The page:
And yet what strikingly set him apart from most other intellectuals of his generation was his genuinely cosmopolitan outlook.
He had spent abroad the best part of his formative and early creative years, mostly in Mexico and Italy. In addition to English (spoken by few educated Fench of his time) he was fluent in Italian, Spanish and German; until the end of his life he retained the healthy habit to start every day (he rose at 5am) by listening to he BBC news and reading six foreign newspapers.
On international affairs, on literature, art and ideas, he had universal perspectives that broke completely from the suffocating provincialism of the contemporary Parisian elites. In the 18th century, French was the common language of the leading minds of continental Europe; 20th-century French intellectuals hardly noticed that times had changed in this respect; they retained the dangerous belief that whatever was not expressed in French could hardly matter.
Revel never had enough sarcasm to denounce this sort of self-indulgence; on the bogus notion of le rayonnement français, he was scathing: “French culture has radiated for so long, it’s a wonder mankind has not died from sunstroke.” He fiercely fought against chauvinist cultural blindness, and especially against its most cretinous expression: irrational anti-Americanism. At the root of this attitude he detected a subconscious resentment: the french feel that when Americans are playing a leading role in the political-cultural world they are usurping what is by birthright a French prerogative.
By vocation and academic training Revel was originally a philosopher (he entered at an exceptionally early age the Ecole Normale Superieure, the apex of the French higher education system). He taught philosophy and eventually wrote a history of Western philosophy (eschewing all technical jargon, it is a model of lucid synthesis).
However, he became disenchanted with the contemporary philosophers who, he flet, had betrayed their calling by turning philosophy into a professional career and a mere literary genre. “Philosophy,” he wrote “ought to return to its original and fundamental question: How should I live?” he preferred simply to call himslef “a man of letters”.
Ancient Greek poet Archilochus famously said: “The fow knows many things but the hedgehog knows one big thing.” Revel was the archetypical fox, but at the same time he held with all the determination of a hedgehog to one central idea that inspires, pervades and motivates all his endeavours:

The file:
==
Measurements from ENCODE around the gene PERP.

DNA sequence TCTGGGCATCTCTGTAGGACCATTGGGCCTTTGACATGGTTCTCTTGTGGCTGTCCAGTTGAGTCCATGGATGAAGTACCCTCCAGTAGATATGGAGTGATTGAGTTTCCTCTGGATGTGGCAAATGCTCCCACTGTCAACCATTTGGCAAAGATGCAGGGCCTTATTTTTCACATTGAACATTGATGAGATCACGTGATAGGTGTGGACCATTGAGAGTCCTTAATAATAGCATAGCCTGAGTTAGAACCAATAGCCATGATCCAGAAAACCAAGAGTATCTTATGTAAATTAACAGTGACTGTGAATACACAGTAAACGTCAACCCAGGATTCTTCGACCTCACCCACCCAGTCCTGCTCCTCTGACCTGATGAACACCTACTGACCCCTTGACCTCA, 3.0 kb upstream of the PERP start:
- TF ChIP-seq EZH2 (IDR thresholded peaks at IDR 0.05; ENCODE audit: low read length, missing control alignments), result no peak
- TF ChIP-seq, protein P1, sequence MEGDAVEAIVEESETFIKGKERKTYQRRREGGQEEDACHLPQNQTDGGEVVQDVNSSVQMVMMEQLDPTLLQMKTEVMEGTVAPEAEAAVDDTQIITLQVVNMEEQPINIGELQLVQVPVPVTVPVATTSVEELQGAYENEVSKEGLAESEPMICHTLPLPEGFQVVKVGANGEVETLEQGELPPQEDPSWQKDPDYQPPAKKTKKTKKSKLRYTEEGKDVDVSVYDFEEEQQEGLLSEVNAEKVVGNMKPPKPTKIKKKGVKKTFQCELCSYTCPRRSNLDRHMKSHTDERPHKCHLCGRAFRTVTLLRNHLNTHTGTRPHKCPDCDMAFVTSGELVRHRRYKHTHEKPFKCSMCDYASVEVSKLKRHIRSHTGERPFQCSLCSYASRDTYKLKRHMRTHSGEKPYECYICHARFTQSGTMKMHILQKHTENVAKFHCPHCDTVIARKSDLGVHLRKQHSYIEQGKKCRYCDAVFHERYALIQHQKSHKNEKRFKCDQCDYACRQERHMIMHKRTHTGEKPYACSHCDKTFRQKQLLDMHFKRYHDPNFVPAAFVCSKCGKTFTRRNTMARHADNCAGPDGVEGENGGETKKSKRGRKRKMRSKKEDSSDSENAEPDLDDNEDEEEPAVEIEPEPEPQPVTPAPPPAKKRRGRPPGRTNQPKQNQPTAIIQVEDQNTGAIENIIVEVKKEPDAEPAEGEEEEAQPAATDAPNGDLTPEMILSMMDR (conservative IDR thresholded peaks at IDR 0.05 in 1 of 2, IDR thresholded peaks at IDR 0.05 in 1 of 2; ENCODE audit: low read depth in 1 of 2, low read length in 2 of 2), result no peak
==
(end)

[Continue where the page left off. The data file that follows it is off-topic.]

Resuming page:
The belief that each individual destiny, as well as the destiny of mankind, depends upon the accuracy – or the falsity – of the information at their disposal, and upon the way in which they put this information to use.
He devoted one of his books specifically to this issue, La Connaissance Inutile (Useless Knowledge), but this theme runs through nearly all his writings.
Politics naturally absorbed a great amount of his attention. From the outset he showed his willingness to commit himself personaly, and at great risk: as a young man in occupied France he joined the Resistance against the Nazis. After the war, his basic political allegiance was, and always remainded, to the Left and the principles of liberal democracy. He was sharply critical of Charles de Gaulle and of all saviours and providential leaders in military uniforms.
Yet, like George Orwell before him, he always believed that only an uncompromising denunciation of all forms of Stalinist totalitarianism can ensure the ultimate victory of socialism. Thus – again, like Orwell – he earned for himself the hostility of his starry-eyed comrades.
Revel’s attempt at entering into active politics was short-lived, but the experience gave him an invaluable insight into the essential intellectual dishonesty that is unavoidably attached to partisan politicking. He was briefly a Socialist Party candidate at the 1967 national elections, which put him in close contact with François Mitterrand (then leader of the Opposition). The portrait he paints of Mitterrand in his memoirs is hilarious and horrifying.
Mitterrand was the purest type of political animal: he had no politics at all. He had a brilliant intelligence, but for him ideas were neither right or wrong, they were only useful or useless in the pursuit of power. The object of power was not a possibility to enact certain policies; the object of all policies was simply attain and retain power.
Revel, having drafted a speech for his own electoral campaign, was invited by Mitterrand to read it to him. The speech started, “Although I cannot deny some of my opponent’s achievements…” Mitterand interrupted him at once, screaming: “No! Never, never! In politics never acknowledge that your opponent has any merit. This is the basic rule of the game.”
Revel understood once and for all that this game was not for him and it was the end of his political ambition. Which proved to be a blessing: had politics swallowed him at that early stage in his life how much poorer the world of ideas and letters would have been. (And one could have said exactly the same about his close friend Mario Vargas Llosa, who – luckily for literature – was defeated in presidential elections in Peru.)